Having abandoned the camera business a year ago, Polaroid announced that it is now fleeing the film business as well. The final, symbolic demise of the once mind-blowing technology comes as no surprise, given that digital imaging is as ubiquitious as Starbucks locations or screenplays by
Soon, the iconic Polaroid camera will take its final residence in the Land of Retro, where it will be adopted by hipsters, in the same way that they’ve rediscovered vinyl records, the photobooth, and the Soviet-era Lomo triple-lens camera.
What went wrong seems pretty damn obvious. Polaroid was so stuck in its model that it couldn’t recognize the unstoppage swing away from analog technology to digital, and thus ended up stuck in a mechanical, hard copy world.
That’s the easy answer. But it’s only partially right . You see, it wasn’t just a platform shift that paralyzed them. It was that the emotional benefit Polaroid offered was being co-opted. It all goes back to the “What business am I in?” question. And Polaroid wasn’t in the photography business, it was in the instant gratification business.
Remember how those Polaroid pictures — often still damp and developing before our eyes– would be passed around at a party or celebration? It’s the same way that a digital camera is passed along now, with everyone squinting at the little screen. The magical immediacy is a potent force.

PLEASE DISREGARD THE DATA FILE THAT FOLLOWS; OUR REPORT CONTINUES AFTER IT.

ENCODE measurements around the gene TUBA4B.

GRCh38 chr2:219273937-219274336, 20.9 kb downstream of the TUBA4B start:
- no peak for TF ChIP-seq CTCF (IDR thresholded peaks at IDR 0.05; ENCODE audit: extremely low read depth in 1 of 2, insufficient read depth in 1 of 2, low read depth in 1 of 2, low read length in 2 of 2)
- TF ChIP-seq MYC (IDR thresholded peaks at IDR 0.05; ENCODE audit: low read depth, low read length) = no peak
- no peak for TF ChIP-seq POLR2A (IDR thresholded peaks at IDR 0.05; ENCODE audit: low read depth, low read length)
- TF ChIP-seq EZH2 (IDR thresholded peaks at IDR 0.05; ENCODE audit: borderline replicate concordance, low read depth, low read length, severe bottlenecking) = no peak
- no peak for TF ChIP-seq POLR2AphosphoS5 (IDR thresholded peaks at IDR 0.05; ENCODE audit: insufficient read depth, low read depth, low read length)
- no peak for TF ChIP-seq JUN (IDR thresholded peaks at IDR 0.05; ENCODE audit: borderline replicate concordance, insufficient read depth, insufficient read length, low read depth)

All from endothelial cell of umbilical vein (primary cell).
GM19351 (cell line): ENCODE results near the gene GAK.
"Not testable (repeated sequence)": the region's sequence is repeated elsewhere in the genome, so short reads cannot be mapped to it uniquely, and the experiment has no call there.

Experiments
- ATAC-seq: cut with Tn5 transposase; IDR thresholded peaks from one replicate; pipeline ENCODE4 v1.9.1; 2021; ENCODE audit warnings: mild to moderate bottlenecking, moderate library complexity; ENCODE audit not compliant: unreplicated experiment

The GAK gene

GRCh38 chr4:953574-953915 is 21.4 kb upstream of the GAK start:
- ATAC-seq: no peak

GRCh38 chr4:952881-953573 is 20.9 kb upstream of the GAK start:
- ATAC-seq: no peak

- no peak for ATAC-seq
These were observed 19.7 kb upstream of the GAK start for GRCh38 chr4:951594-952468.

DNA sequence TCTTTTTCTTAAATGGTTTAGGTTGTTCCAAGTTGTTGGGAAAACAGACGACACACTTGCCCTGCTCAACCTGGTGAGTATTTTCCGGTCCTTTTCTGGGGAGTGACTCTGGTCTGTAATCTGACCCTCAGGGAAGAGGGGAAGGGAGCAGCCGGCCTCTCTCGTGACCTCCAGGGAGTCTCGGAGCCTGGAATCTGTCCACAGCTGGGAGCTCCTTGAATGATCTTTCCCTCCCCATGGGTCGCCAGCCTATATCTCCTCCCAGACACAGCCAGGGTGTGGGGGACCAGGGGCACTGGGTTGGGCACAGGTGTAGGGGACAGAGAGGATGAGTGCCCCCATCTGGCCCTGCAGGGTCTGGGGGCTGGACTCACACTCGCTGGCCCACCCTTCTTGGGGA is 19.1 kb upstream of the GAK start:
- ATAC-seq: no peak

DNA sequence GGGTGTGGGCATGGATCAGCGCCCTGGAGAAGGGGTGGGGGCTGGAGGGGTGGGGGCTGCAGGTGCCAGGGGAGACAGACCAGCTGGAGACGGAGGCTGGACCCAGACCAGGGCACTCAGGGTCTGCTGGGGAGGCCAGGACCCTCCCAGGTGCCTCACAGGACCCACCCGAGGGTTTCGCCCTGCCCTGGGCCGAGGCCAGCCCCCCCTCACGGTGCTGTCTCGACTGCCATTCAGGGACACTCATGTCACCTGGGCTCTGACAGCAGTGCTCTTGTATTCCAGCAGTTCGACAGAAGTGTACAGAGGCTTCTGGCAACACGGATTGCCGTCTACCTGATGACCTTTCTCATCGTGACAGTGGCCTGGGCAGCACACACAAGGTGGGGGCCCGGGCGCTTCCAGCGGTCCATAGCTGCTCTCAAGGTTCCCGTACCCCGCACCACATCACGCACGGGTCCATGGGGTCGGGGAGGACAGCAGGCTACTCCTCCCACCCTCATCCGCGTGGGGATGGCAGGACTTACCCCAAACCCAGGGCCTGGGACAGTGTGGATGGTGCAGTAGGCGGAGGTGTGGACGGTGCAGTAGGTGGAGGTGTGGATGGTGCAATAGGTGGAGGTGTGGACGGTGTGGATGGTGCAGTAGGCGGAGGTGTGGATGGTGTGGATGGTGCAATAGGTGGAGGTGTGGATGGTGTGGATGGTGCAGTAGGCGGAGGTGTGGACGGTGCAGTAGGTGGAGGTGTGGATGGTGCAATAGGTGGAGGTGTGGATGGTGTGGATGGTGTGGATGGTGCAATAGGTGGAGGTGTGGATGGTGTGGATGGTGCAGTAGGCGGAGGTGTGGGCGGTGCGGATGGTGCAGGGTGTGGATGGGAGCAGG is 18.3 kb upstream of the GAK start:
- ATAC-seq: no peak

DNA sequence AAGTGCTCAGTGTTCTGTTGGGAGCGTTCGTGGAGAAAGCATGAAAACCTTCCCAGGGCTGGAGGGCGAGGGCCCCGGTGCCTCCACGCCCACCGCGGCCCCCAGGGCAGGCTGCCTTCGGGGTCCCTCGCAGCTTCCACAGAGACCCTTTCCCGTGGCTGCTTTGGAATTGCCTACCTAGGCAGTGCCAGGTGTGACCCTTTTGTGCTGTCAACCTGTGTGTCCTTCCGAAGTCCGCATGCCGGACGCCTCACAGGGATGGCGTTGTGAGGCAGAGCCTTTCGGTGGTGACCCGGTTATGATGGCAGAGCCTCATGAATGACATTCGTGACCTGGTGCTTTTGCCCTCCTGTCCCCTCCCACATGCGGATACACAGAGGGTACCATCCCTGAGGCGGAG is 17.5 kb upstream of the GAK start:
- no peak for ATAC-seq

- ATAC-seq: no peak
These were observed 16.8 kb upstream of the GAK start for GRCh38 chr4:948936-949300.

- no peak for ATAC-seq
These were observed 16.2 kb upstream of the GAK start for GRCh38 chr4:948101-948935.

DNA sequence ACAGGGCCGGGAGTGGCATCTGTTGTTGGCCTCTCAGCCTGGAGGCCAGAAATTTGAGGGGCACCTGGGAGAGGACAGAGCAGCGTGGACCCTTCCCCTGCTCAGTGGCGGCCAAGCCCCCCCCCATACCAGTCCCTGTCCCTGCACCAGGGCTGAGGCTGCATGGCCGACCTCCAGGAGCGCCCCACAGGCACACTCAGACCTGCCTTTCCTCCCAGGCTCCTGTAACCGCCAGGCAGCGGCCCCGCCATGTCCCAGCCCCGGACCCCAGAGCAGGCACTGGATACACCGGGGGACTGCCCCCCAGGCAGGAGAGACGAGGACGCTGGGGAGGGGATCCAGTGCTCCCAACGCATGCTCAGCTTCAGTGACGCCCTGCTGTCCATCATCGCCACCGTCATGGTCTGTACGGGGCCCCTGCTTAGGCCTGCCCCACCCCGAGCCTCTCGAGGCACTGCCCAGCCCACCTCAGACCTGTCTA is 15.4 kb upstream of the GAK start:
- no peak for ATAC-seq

There would have been a way for Polaroid to keep that immediacy, but to maintain its differentiation and essence as well. So it would have been a mistake for them to rush into the digital camera business, and be a me-two player with Canon and Olympus and all the others. The world didn’t need, and doesn’t need, another digital camera.
More interesting for Polaroid would have been for them to continue to make instant cameras, but digitize their platform so the images could exist in tangible form, and in pixels as well. That way, you also could hold your Polaroids in your sticky little margarita hand, and also synch them with your computer. Permitting you to email them, photoshop them, post them on Match.com, and so on.
With one fell swoop, Polaroid would be both competitive and differentiated.
At the same time, I would have continually evolved the form factor of the Polaroid camera itself. There was a huge opportunity to turn the Polarid into a fetish object, something to be fondled and worshipped, like Apple has done so brilliantly.
It would have worked. Consumers have a deep emotional connection to Polaroid. It evokes powerful imprints. They would have rushed to a new expression of the brand that kept its charming mechanical magic but opened it up to the digital world at the same time.
It would have taken a new path for Polaroid to succeed in the new digital world, — not duplicating the conventional camera makers. But hey, isn’t that what made Polaroid, Polaroid in the first place?